Art Of The Meal: Social Skills
Tybee Island Social Club
1311 Butler Ave.
It’s still cold outside, but I’ve already detected Emily Dickinson’s winter afternoon “certain slant of light” – that earliest harbinger of the earth’s revolution, the one you can almost feel immediately after New Year’s. It forecasts warmth, sandals, a charmingly renovated 1950s beach cottage and pink Georgia shrimp. And there, dear reader, in the sunny spring, is an early getaway to Tybee Island and the handy new spot some friends and I discovered late last fall.
Tybee has never succumbed to the onslaught of tastefulness and overbuilding of neighbors like Hilton Head, instead maintaining its own quirky charm amid tacky souvenir shops and low-rise residences on its shores.
The economy decimated the island’s restaurants, taking two of the few fine-dining establishments – The Hunter House, and the late, lamented Georges’. (However, another sign of hope has re-emerged – see bullet, on page 95.)
The Tybee Island Social Club (only the word “Social” appears, with a floral flourish, on the sign and menu) fits perfectly with Tybee’s fierce, eccentric independence. Last known as Cousin Vinny’s Pizza, the storefront has been re-imagined as a charming whitewashed, sun-bleached outpost. Walk past the large, shady patio inside, where ceiling fans lazily revolve amid chandeliers made with recycled, colored glass insulators. Hung on the painted white beadboard, you’ll find almost as much ephemera as on a long walk on the shore – old surfboards, island art and photos, and (um, why?) even mounted heads of deer and caribou. Over in the bar area, where it’s less likely to annoy, you’ll find a wide-screen TV set to sports, and a vintage Ms. Pac-Man table console. Order at the counter, take a marker to your table and wait for your eats.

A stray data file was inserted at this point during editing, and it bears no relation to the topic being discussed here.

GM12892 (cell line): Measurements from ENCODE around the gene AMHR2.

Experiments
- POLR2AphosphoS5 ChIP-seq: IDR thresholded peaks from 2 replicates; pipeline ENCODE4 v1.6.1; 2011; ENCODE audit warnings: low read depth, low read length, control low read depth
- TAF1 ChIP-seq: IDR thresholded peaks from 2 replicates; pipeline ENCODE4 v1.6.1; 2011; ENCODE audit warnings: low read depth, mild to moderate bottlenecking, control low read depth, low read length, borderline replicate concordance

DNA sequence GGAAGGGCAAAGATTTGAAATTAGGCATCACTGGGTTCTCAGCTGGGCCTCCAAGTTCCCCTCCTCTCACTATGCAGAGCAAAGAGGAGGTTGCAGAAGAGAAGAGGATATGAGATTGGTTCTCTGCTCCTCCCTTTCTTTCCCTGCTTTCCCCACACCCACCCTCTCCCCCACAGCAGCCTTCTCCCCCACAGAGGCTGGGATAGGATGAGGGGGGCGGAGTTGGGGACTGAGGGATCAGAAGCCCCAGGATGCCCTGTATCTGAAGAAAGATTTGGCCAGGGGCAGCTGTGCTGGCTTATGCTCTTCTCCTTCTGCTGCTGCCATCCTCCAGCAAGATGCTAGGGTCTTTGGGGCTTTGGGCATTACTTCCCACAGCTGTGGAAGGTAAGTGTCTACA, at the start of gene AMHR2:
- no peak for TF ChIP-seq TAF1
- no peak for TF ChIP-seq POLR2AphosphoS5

The Tybee Island Social Club describes itself as a “taqueria,” but purists will scoff at that description. These little – sandwiches? bites? wraps? – arrive in griddled pita, using, whenever possible, local and/or organic ingredients. Any taco can be made as a salad, increasing your choices without carbo-loading. The menu is long, with imaginative flavor groupings like chicken with butternut squash, chili paste, toasted walnuts and organic spring greens. (Each taco also comes with a suggested wine or beer pairing!) With most per-taco prices hovering around $4.50 and topping out at $5 or $6.50 for dearer fillings like braised short ribs and lamb, Tybee Island Social Club allows you to feel you’ve dined on a dime. Even better, this is the kind of yummy, fun grown-up place kids will love as much as you do.
If you’re after more grown-up choices, be sure to try the cocktails. One brunch offered a special Bloody Mary, complete with a crisp-fried bacon slice. On another fall visit, we tasted the seasonal Manhattan, with local honey, sweet vermouth and organic apple liqueur. Social’s house-made white and red sangria, with fresh fruit, are lighter choices.
On two visits, we gave the menu a thorough going over, and not one taco disappointed, though some were clear standouts: The fried fish (fried tilapia, on our visit) taco, with bacon, pear puree, chorizo and cilantro had us swooning, as did the tender duck with sliced local radish, jalapeno and allspice apples. (Yes, it sounds strange, but it worked.) If you’re not ready for such eye-openers, opt for the plate of steak frites, the peel-and-eat local shrimp or the chorizo burger. Among the always-changing sides, we gobbled up the butter beans with spicy sausage and the sweet potato fries, as well as the deliciously light and creamy crab soup.
Don’t skip dessert either – not if they’re offering bread pudding with bourbon sauce or a crumbly ricotta cheesecake. Just remember to wait two hours before you go in the water.